Ace Boggess

Do You Intend to Quit Smoking?

                             —healthcare questionnaire
I get up each day at 6 as I did
all those years in the penitentiary,
except that now I go outside,
feeling the chill of frosted grass.
Already in the dim last moonlight,
squirrels follow their trail of tears,
searching for a few lost nuts.
A chipmunk rides its bullet train
across the lawn & down some unseen
hole as if a pneumatic tube. I hear
but can’t make out a biker gang of deer—​​
four or five from the sound of it—​​
stomping leaves on the other side
of the fence. Though my cough
might startle them, as, too, a menthol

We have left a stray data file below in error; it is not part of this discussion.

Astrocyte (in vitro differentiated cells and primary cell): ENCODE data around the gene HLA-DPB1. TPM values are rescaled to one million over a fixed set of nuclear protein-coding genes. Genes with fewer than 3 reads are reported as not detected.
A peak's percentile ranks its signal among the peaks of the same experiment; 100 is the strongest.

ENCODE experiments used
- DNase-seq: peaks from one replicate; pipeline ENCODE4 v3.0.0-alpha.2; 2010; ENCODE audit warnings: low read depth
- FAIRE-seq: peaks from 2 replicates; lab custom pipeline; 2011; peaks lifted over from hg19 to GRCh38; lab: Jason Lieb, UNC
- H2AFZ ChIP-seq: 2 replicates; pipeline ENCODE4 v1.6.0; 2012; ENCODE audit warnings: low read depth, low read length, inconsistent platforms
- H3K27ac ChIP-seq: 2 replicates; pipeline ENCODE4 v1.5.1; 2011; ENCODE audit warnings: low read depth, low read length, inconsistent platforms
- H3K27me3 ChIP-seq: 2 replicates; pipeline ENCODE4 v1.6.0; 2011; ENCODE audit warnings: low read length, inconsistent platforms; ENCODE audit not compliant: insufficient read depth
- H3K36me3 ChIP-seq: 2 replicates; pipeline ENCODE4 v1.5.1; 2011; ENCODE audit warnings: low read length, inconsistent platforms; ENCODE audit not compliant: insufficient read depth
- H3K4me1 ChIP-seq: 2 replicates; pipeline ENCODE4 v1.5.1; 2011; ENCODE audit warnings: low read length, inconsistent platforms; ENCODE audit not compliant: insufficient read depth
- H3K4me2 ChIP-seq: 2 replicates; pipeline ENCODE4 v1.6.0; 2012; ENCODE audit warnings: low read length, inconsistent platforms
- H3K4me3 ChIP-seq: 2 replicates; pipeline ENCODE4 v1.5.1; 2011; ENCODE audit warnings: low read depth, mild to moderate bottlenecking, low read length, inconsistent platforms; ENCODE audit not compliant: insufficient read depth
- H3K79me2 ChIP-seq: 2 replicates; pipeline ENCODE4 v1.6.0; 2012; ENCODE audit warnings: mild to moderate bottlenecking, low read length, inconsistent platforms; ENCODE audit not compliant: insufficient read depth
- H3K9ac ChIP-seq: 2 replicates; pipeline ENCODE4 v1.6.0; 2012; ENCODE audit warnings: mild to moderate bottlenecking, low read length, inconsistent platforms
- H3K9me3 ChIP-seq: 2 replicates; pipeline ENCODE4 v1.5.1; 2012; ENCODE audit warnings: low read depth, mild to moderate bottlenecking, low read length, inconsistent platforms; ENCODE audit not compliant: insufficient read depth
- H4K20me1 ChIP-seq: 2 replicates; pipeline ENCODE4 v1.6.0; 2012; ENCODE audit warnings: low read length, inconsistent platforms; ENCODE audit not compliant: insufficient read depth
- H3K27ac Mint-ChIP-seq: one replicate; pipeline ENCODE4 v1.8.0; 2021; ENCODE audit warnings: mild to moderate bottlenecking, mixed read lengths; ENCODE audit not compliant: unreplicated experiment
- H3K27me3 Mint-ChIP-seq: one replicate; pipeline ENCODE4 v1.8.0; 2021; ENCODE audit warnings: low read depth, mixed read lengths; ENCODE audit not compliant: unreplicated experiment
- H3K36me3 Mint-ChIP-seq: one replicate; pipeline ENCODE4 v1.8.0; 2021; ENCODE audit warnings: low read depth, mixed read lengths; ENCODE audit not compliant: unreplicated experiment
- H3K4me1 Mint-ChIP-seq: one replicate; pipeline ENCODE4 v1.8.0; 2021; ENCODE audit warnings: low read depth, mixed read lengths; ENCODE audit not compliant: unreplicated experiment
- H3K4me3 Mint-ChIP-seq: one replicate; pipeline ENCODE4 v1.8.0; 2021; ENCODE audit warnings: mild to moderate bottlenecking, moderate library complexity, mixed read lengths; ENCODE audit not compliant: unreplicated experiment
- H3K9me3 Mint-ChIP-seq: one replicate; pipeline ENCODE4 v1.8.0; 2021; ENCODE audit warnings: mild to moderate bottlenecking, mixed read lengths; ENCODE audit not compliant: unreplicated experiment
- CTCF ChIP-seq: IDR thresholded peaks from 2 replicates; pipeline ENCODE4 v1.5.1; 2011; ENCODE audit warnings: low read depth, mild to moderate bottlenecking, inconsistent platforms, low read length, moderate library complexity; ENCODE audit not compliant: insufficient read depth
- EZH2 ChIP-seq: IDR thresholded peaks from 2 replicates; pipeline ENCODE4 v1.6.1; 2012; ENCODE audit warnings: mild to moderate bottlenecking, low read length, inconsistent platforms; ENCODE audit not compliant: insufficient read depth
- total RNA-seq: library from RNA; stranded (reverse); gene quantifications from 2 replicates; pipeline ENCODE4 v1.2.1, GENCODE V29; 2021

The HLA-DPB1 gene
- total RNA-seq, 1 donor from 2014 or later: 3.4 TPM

scent of my first breath of morning,
they won’t flee, their hearts
as at peace in a.m. bliss as mine.
These are what I must give up.
Why would anyone quit so much
to quit a thing so small as this?
To sacrifice the serendipitous,
O, lament. No choice ever
comes without its cost.

Ace Boggess is the author of two books of poetry: The Prisoners (Brick Road Poetry Press, 2014) and The Beautiful Girl Whose Wish Was Not Fulfilled (Highwire Press, 2003). His writing has appeared in Harvard Review, Mid-American Review, RATTLE, River Styx, North Dakota Quarterly and many other journals. He lives in Charleston, West Virginia.